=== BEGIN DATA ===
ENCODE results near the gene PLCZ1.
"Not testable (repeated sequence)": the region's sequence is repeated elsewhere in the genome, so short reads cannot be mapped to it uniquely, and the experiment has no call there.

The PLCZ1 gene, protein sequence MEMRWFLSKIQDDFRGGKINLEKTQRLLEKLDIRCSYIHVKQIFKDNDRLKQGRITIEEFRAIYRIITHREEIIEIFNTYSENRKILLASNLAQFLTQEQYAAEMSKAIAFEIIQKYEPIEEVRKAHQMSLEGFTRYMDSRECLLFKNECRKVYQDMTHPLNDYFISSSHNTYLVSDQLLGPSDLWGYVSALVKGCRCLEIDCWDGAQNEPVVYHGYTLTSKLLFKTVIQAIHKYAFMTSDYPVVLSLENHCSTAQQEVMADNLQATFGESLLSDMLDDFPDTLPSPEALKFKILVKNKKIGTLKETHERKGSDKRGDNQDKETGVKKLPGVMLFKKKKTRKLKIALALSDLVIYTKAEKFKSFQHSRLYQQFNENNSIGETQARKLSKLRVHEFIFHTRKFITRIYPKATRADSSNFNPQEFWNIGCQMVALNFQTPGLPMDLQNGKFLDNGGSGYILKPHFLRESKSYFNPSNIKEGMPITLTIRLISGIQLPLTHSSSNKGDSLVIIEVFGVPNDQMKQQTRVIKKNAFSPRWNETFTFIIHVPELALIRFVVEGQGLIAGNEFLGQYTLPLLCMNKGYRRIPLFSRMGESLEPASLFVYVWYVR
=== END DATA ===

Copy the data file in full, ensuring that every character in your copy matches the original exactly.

ENCODE results near the gene PLCZ1.
"Not testable (repeated sequence)": the region's sequence is repeated elsewhere in the genome, so short reads cannot be mapped to it uniquely, and the experiment has no call there.

The PLCZ1 gene, protein sequence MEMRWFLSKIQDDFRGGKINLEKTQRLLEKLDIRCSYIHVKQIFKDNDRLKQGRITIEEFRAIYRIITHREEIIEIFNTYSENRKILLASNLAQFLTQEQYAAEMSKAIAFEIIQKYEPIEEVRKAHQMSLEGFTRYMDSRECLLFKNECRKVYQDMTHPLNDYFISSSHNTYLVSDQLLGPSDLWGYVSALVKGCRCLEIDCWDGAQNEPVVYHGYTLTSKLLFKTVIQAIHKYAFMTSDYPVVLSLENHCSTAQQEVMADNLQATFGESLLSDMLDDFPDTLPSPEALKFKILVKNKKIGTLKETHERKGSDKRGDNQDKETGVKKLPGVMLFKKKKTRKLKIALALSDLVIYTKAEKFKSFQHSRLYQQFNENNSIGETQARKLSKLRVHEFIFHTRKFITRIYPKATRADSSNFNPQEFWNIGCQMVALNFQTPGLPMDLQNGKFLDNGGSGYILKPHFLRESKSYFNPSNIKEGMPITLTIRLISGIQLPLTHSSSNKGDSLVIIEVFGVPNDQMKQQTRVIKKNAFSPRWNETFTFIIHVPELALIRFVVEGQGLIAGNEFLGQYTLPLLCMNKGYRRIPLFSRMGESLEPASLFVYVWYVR